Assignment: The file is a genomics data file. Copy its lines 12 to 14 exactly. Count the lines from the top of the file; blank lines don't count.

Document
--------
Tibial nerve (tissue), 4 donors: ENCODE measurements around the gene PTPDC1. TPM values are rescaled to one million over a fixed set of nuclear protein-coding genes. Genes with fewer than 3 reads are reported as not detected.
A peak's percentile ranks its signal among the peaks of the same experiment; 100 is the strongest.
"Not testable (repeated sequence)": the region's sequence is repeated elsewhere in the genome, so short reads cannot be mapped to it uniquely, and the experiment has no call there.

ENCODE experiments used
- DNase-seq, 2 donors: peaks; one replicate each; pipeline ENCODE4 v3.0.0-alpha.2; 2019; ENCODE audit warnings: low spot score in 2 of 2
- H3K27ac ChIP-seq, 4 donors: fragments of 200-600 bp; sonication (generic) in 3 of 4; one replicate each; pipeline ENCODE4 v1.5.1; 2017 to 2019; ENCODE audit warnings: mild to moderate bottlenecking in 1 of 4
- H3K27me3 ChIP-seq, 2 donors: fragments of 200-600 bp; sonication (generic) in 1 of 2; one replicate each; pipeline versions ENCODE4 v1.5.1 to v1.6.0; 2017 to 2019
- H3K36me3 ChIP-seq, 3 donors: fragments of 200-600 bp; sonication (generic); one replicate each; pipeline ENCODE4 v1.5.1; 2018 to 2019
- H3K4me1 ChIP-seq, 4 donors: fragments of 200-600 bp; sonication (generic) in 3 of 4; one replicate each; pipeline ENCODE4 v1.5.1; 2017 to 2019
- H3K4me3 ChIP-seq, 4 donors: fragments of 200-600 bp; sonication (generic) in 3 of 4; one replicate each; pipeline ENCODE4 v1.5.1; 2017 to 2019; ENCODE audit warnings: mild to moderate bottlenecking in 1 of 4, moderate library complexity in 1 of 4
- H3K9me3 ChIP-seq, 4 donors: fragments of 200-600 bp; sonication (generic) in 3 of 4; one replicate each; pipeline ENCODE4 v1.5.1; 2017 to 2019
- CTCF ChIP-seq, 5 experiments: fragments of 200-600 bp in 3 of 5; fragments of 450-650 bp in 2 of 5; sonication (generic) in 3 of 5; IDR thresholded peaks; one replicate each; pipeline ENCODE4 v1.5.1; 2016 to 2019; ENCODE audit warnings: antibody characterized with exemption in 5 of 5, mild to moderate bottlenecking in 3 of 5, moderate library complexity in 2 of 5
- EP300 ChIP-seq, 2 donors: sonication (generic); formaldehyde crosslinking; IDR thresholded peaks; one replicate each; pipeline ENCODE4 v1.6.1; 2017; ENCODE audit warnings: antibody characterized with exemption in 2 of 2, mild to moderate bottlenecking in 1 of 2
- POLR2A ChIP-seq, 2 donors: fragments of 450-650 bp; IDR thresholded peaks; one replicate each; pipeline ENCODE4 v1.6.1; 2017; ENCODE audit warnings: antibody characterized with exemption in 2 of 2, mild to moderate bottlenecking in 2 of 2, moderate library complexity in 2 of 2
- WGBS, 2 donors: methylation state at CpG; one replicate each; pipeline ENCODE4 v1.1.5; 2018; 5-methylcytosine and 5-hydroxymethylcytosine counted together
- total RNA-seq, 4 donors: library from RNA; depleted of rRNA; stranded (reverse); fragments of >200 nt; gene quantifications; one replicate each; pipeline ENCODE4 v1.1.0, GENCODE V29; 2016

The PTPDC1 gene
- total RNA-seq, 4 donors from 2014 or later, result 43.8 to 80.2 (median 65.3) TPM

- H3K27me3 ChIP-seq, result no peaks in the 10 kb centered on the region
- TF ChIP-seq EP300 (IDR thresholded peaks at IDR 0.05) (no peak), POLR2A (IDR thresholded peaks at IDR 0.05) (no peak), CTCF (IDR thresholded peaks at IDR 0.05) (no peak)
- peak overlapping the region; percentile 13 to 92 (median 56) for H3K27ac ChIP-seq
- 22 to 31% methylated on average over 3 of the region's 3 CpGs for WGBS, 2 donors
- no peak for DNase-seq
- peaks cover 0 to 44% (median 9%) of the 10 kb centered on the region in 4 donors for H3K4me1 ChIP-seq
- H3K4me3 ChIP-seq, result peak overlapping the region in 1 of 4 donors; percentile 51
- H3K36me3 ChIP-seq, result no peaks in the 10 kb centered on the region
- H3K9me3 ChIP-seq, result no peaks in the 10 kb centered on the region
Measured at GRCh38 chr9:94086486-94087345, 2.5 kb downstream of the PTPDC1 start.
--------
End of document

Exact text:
- CTCF ChIP-seq, 5 experiments: fragments of 200-600 bp in 3 of 5; fragments of 450-650 bp in 2 of 5; sonication (generic) in 3 of 5; IDR thresholded peaks; one replicate each; pipeline ENCODE4 v1.5.1; 2016 to 2019; ENCODE audit warnings: antibody characterized with exemption in 5 of 5, mild to moderate bottlenecking in 3 of 5, moderate library complexity in 2 of 5
- EP300 ChIP-seq, 2 donors: sonication (generic); formaldehyde crosslinking; IDR thresholded peaks; one replicate each; pipeline ENCODE4 v1.6.1; 2017; ENCODE audit warnings: antibody characterized with exemption in 2 of 2, mild to moderate bottlenecking in 1 of 2
- POLR2A ChIP-seq, 2 donors: fragments of 450-650 bp; IDR thresholded peaks; one replicate each; pipeline ENCODE4 v1.6.1; 2017; ENCODE audit warnings: antibody characterized with exemption in 2 of 2, mild to moderate bottlenecking in 2 of 2, moderate library complexity in 2 of 2